The veteran catcher's smile was wide and his satisfaction was obvious. The Yankees, with a 5-2 win in Sunday night's American League Championship Series Game 6, are back in the World Series for the first time in six years, celebrating a postseason run made sweeter by the fact that this team missed the postseason in 2008.
That means that Posada, Derek Jeter, Mariano Rivera and Andy Pettitte will have a chance to win their fifth World Series championship together, but their first since 2000.
Although Jeter drew three walks, Pettitte earned the win and Rivera worked a six-out save, Posada not only went 0-for-5, he also left 10 runners on base.
"We won -- we won," Posada said. "That's what we set out to do."
The Angels worked around superstar Alex Rodriguez for most of the night, walking him three times. Posada, batting behind A-Rod in the five-hole, couldn't make the Halos pay.
The Yankees had already scored three runs in the fourth when Posada stepped up with the bases loaded and one out. If he had come up with a big hit, New York could have blown the game open. Instead, he hit into a 4-6-3 double play.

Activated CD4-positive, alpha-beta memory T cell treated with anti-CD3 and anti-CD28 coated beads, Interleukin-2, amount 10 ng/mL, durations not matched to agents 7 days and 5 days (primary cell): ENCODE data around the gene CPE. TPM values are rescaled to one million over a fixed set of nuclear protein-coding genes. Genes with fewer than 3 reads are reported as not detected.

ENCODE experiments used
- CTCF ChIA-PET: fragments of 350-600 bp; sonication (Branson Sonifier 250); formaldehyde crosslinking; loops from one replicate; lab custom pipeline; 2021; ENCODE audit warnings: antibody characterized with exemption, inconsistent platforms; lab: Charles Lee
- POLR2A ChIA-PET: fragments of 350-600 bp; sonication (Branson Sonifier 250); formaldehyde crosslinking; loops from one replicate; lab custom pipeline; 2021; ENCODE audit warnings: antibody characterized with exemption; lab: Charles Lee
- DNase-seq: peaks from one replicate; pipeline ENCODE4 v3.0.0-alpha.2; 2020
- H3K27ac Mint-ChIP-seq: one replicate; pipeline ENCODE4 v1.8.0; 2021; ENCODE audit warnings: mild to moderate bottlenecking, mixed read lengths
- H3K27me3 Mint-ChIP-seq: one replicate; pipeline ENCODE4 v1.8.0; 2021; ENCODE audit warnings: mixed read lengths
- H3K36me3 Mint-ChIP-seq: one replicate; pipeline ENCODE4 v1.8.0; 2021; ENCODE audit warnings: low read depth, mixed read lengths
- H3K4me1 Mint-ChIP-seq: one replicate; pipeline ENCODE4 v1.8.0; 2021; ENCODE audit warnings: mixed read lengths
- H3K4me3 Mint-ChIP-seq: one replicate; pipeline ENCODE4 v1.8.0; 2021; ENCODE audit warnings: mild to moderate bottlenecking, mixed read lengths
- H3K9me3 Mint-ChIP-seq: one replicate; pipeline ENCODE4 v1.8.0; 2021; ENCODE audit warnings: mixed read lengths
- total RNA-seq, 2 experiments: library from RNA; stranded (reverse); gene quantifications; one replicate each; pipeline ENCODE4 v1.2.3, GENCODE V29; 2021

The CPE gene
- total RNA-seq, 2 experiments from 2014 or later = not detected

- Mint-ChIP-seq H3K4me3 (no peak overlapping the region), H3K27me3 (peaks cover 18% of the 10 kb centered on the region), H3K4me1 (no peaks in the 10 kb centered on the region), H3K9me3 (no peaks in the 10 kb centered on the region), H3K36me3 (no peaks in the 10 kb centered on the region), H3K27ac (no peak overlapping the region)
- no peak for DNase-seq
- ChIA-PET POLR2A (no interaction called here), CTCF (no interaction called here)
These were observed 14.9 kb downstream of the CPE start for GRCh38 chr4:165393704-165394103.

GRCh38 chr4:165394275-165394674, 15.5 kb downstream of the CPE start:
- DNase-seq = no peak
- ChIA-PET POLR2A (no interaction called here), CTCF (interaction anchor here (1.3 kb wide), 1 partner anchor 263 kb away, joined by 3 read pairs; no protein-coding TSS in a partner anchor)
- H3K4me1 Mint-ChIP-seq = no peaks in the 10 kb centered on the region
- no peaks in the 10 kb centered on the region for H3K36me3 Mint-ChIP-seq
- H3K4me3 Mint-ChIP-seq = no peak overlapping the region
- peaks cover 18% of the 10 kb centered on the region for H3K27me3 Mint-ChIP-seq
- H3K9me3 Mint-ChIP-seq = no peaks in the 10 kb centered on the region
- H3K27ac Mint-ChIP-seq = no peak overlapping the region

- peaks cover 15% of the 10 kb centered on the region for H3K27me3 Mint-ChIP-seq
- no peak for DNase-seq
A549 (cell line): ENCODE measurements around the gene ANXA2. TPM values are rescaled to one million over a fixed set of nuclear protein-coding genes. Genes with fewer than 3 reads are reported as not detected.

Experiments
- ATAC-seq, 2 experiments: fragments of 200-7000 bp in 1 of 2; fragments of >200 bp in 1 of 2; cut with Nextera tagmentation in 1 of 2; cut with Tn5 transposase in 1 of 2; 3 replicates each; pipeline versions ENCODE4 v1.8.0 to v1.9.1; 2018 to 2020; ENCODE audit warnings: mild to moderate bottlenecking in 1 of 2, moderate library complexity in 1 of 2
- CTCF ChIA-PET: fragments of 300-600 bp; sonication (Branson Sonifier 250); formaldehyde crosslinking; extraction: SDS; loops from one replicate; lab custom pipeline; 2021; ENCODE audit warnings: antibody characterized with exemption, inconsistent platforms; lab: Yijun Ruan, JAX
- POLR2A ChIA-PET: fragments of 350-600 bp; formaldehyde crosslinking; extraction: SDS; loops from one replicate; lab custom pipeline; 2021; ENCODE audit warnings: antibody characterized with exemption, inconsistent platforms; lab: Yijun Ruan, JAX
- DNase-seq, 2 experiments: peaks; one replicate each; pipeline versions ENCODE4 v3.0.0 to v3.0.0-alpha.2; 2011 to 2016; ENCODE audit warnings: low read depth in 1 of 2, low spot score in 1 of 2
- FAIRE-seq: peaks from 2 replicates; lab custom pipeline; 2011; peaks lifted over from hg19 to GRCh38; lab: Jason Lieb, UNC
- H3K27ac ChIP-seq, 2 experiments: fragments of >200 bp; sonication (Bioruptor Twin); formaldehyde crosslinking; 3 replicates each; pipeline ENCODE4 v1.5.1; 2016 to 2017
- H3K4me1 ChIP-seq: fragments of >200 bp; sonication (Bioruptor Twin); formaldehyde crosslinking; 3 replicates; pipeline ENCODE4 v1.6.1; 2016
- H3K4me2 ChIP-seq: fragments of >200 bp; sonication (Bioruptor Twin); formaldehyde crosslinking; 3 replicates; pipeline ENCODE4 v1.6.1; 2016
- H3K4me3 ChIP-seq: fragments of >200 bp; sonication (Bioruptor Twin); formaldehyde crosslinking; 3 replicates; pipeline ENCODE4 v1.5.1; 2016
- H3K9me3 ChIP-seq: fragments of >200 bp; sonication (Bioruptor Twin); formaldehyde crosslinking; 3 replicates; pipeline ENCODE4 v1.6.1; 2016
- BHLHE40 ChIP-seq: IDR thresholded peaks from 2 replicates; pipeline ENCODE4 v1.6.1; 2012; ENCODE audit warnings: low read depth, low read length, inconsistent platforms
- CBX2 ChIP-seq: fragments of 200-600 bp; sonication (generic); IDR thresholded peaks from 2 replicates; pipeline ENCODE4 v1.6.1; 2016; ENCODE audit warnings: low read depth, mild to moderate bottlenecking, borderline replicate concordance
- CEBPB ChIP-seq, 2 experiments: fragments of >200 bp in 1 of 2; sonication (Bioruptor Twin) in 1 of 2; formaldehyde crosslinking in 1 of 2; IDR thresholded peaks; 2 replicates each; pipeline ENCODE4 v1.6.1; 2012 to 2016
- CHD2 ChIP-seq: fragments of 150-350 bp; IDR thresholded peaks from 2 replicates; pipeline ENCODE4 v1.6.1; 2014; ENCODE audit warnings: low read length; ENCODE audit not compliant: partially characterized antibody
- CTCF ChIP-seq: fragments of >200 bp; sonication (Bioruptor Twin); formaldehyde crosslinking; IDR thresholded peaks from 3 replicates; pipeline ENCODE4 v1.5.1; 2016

Posada again could have made it a blowout in the bottom of the eighth. The Yankees had already scored twice in that inning, and he again came up with the bases loaded. This time, he struck out.
However, Posada isn't one to take his at-bats to his vital position behind the plate. He guided Rivera through a perfect ninth inning, and the Yankees piled on top of each other in celebration.
For Rivera, having Posada's steady hand to work with continues to be a key.
"It's priceless," Rivera said of making another trip to the World Series with his batterymate. "I couldn't ask for anything better than that."
And if Posada could have asked for a better day at the plate than he had in Game 6, he can't think of anything sweeter than going back to the World Series.
"After what we went through last year, this is very, very sweet," Posada said. "It takes a lot to be in this position."
Ian Browne is a reporter for MLB.com. This story was not subject to the approval of Major League Baseball or its clubs.